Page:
The 2018 Post Closing Agreement provided for (i) the termination of the 2014 Post Closing Agreement following the satisfaction of certain terms and conditions set forth in the termination agreement and (ii) the deposit by wire transfer into escrow of an aggregate of $11,300,000 following notification by Global Ag to Alico of the closing date of a sale of the Land by Global Ag to a third party. The conditions to the termination of the 2014 Post Closing Agreement and the payment of funds to Global Ag included (a) Global Ag’s assignment to the third party buyer, and such third party buyer’s assumption, of certain specified water management

15



obligations, irrigation and drainage easement obligations, access easements obligations and obligations under a certain option to purchase certain railroad property owned by Alico, (b) delivery to the escrow agent of all instruments and consideration required to consummate the closing by Global Ag of the sale of the Land to the third party buyer, and (c) delivery to the escrow agent of copies of a water management project cooperation agreement running in favor of Alico and signed by Global Ag and the third party buyer.

On March 11, 2019, the 2018 Post Closing Agreement was completed. As such, all the conditions of the termination of the 2014 Post Closing Agreement, mentioned above, were met with the sale of the sugarcane land to a third party. As a result, the Company does not have any future liabilities or commitment to Global Ag in connection with the 2014 Post Closing Agreement.


Note 8. Income Taxes

On December 22, 2017, the U.S. Tax Cuts and Jobs Act (the “Act”) was signed into law. The Act contains significant changes to corporate taxes, including a permanent reduction of the U.S. corporate tax rate from 35% to 21% effective January 1, 2018. The Company’s statutory rate for the fiscal year ended September 30, 2018 was 24.5%, based on a fiscal year blended rate calculation. The 21% U.S. corporate tax rate will apply to the fiscal years ending September 30, 2019 and each year thereafter.

The Act required a one-time remeasurement of certain tax related assets and liabilities. During the first quarter ended December 31, 2017, the Company made certain estimates related to the impact of the Act including the remeasurement of deferred taxes at the new expected tax rate and a revised effective tax rate for the year ended September 30, 2018. The amounts recorded in the six months ended March 31, 2018 for the remeasurement of deferred taxes principally relate to the reduction in the U.S. corporate income tax rate. During the second quarter ended March 31, 2018, the Company made certain updates to the estimates used during the first quarter, which resulted in a change to the remeasurement. For the six months ended March 31, 2018, the Company has recorded a tax benefit of approximately $10,100,000 to account for these deferred tax impacts.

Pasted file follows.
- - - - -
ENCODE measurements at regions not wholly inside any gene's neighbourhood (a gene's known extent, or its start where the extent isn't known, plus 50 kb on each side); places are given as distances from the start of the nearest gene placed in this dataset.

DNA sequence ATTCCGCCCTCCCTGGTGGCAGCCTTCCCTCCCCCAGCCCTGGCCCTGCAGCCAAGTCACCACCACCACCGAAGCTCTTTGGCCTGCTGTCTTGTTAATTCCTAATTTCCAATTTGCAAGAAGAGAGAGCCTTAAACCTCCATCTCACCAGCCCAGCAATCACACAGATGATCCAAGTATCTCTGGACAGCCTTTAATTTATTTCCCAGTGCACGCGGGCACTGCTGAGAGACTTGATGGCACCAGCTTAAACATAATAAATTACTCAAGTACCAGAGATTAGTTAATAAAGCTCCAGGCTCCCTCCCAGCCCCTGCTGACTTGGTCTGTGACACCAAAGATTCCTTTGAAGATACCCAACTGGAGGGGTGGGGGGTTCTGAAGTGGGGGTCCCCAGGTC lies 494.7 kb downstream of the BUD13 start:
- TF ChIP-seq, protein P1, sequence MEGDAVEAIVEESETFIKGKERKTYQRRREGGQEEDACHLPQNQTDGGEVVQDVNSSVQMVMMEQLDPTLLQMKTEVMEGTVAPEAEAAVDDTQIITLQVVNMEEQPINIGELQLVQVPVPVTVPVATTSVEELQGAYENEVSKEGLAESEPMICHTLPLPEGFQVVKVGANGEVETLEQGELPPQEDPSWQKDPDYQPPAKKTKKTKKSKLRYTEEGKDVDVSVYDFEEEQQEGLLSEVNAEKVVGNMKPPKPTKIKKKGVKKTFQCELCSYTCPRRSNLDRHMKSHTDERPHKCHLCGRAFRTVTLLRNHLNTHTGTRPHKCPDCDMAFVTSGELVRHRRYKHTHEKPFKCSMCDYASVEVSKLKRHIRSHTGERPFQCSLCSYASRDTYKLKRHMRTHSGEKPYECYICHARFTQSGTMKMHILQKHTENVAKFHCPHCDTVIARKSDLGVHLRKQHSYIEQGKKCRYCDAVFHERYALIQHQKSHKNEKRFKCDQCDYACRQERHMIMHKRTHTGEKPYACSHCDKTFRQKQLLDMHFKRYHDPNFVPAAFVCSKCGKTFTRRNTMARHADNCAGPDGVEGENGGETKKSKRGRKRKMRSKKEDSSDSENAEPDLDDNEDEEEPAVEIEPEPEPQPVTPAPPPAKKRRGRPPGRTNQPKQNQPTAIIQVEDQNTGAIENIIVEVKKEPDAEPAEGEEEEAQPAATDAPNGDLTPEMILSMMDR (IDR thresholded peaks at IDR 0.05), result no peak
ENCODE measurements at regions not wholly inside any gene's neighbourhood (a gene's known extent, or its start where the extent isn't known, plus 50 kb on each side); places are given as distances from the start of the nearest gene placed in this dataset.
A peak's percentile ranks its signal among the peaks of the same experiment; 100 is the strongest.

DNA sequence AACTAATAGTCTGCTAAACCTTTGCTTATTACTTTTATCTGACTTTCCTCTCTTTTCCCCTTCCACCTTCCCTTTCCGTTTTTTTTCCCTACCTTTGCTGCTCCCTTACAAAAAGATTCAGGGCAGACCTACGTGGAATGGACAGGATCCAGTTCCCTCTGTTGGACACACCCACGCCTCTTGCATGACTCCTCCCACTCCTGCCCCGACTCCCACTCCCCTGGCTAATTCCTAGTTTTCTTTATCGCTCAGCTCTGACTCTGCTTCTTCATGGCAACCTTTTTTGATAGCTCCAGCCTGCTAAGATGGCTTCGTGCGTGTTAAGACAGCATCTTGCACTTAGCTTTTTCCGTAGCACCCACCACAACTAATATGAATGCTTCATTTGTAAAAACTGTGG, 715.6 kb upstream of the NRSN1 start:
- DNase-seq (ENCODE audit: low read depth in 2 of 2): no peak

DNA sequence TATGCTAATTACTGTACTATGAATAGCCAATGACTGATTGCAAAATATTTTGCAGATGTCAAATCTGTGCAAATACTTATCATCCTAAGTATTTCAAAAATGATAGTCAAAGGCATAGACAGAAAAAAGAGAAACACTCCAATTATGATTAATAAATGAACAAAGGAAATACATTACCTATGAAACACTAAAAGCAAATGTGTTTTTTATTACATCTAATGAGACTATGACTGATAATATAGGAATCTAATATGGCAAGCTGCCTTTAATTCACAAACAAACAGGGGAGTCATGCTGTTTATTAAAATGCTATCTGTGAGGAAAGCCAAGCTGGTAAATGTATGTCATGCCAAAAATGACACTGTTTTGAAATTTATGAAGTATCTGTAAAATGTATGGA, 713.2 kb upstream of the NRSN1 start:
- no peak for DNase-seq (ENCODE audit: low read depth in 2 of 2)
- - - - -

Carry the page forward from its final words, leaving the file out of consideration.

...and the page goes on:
The impact of adopting ASC 610 -20 has been modified in the quarter ended March 31, 2019 to reflect the deferred income tax impact of this adoption. The deferred tax asset related to the deferred gain on sale has been decreased by $3,704,000 with a corresponding decrease to retained earnings, offsetting the October 1, 2018 increase to retained earnings for the ASC 610-20 implementation (see Note 7. “Deferred Gain on Sale”).


Note 9. Earnings Per Common Share
Basic earnings per share for Alico's common stock is calculated by dividing net income attributable to Alico common stockholders by the weighted average number of shares of common stock outstanding for the period. Diluted earnings per common share is similarly calculated, except that the calculation includes the dilutive effect of the assumed issuance of common shares issuable under equity-based compensation plans in accordance with the treasury stock method, except where the inclusion of such common shares would have an anti-dilutive impact.


16



For the three and six months ended March 31, 2019 and 2018, basic and diluted earnings per common share were as follows:

(in thousands except per share amounts)
 
 
 
 
 
 
 
 
Three Months Ended March 31,
 
Six Months Ended March 31,
 
2019
 
2018
 
2019
 
2018
 
 
 
 
 
 
 
 
Net income (loss) attributable to Alico, Inc. common stockholders
$
7,547

 
$
(5,514
)
 
$
5,080

 
$
3,232

 
 
 
 
 
 
 
 
Weighted average number of common shares outstanding - basic
7,463

 
8,256

 
7,471

 
8,251

Dilutive effect of equity-based awards
6

 

 
35

 
59

Weighted average number of common shares outstanding - diluted
7,469

 
8,256

 
7,506

 
8,310

 
 
 
 
 
 
 
 
Net income (loss) per common shares attributable to Alico, Inc. common stockholders:
 
 
 
 
 
 
 
Basic
$
1.01

 
$
(0.67
)
 
$
0.68

 
$
0.39

Diluted
$
1.01

 
$
(0.67
)
 
$
0.68

 
$
0.39


For the six months ended March 31, 2019, equity awards are comprised of 227,500 stock options granted to Executive Officers, after taking into effect the forfeitures of 832,500 stock options (see Note 11. "Stockholders Equity"). For the three months ended March 31, 2018 there were anti-dilutive equity awards that were excluded from the calculation of diluted earnings per common share.


Note 10. Segment Information
Segments
Total revenues represent sales to unaffiliated customers, as reported in the Condensed Consolidated Statements of Operations. Goods and services produced by these segments are sold to wholesalers and processors in the United States who prepare the products for consumption. The Company evaluates the segments’ performance based on direct margins (gross profit) from operations before general and administrative expenses, interest expense, other income (expense) and income taxes, not including nonrecurring gains and losses.